Discovered in 1963 by Dr. Sylvester Sanfilippo, the disease is categorized as a mucopolysaccharide storage disorder that effects every cell in the body causing developmental delays, memory and speech loss and many, many physical problems. Children with Sanfilippo Syndrome typically appear normal at birth but as storage builds up they begin to lose skills. Most children with Sanfilippo Syndrome only live into their teenage years.
Mucopolysaccharides are long chains of sugar molecules used in many tissues in the body. In healthy bodies, enzymes breakdown the mucopolysaccharides also known as glycosaminoglycans (or GAG). Each enzyme has a specific function and works in a sequence to breakdown one sugar molecule at a time in a chain. It is an ongoing process; old GAGs are broken down new ones are created.There are four types of Sanfilippo Syndrome - A,B,C,D.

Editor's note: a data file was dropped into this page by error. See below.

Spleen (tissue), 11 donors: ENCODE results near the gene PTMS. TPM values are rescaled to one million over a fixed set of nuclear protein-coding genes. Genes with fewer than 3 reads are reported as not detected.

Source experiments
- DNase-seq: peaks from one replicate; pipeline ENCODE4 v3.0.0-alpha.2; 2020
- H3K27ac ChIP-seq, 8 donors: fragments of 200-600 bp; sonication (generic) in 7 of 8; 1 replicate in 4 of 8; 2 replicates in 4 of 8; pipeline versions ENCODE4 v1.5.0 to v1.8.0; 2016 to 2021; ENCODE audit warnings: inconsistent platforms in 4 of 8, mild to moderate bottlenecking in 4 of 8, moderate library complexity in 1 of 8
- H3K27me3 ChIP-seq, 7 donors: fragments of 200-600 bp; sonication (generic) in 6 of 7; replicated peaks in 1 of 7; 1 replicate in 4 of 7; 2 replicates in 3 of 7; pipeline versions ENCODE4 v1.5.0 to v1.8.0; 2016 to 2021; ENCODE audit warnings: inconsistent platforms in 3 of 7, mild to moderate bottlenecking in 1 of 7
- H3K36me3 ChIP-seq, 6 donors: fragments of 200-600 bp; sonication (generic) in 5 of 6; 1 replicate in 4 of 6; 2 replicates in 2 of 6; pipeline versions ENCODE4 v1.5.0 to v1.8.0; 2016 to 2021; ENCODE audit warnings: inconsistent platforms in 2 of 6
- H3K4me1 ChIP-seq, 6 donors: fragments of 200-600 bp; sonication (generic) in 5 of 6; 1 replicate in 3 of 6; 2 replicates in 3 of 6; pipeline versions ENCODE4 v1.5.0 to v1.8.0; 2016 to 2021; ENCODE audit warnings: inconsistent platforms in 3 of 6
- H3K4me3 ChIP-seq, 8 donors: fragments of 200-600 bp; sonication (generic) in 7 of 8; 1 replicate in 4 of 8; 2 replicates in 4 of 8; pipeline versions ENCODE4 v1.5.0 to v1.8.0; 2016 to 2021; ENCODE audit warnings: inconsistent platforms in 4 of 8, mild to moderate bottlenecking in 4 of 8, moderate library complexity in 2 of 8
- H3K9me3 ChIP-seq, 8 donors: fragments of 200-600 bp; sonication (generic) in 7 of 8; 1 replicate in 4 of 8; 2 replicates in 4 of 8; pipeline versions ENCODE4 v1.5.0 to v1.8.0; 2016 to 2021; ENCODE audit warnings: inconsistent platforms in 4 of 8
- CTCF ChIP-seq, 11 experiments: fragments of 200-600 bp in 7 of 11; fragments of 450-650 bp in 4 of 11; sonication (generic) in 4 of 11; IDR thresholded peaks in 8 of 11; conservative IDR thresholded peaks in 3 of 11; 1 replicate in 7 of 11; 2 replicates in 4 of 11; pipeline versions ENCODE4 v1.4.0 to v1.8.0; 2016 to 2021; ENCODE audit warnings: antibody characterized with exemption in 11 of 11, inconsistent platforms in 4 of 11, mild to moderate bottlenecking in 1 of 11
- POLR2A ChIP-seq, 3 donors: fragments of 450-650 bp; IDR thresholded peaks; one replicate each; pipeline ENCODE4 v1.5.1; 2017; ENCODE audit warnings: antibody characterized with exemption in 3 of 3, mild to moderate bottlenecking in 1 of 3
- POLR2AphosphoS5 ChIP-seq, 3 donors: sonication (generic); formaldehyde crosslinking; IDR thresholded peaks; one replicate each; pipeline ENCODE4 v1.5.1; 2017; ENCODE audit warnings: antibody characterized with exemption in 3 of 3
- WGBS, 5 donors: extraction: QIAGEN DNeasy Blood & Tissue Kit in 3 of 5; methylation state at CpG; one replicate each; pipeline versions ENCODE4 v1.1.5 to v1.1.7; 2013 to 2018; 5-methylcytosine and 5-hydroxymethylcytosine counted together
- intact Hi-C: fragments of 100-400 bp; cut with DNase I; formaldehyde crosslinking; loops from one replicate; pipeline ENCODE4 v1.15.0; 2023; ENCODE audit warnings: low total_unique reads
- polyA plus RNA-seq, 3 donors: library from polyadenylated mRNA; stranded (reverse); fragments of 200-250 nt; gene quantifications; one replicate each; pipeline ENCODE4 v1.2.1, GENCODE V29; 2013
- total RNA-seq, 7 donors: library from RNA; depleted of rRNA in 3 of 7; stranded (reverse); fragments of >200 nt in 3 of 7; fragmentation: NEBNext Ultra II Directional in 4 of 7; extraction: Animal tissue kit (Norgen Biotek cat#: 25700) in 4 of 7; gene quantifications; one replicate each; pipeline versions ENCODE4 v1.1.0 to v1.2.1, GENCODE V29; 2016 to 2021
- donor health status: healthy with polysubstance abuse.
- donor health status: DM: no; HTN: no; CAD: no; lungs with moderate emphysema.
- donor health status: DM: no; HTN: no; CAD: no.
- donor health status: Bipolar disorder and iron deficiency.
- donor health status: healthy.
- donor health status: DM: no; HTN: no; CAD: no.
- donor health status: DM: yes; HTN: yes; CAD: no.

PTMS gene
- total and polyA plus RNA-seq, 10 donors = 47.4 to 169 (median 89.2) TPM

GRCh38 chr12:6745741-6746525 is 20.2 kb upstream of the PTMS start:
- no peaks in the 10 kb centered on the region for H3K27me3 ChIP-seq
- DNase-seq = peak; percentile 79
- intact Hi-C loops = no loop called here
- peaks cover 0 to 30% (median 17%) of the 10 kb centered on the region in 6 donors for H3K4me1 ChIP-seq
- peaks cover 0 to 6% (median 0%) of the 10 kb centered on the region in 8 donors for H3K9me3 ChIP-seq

Individuals with Mucopolysaccharidosis III (MPS III) are missing one of four specific enzymes needed in the breakdown of one of the GAG called heparan sulfate. It is the heparan sulfate that is stored in cells and begins to build up. Eating more or less sugar will not effect the build up.
The damage from the storage is progressive. There is no cure for this disease.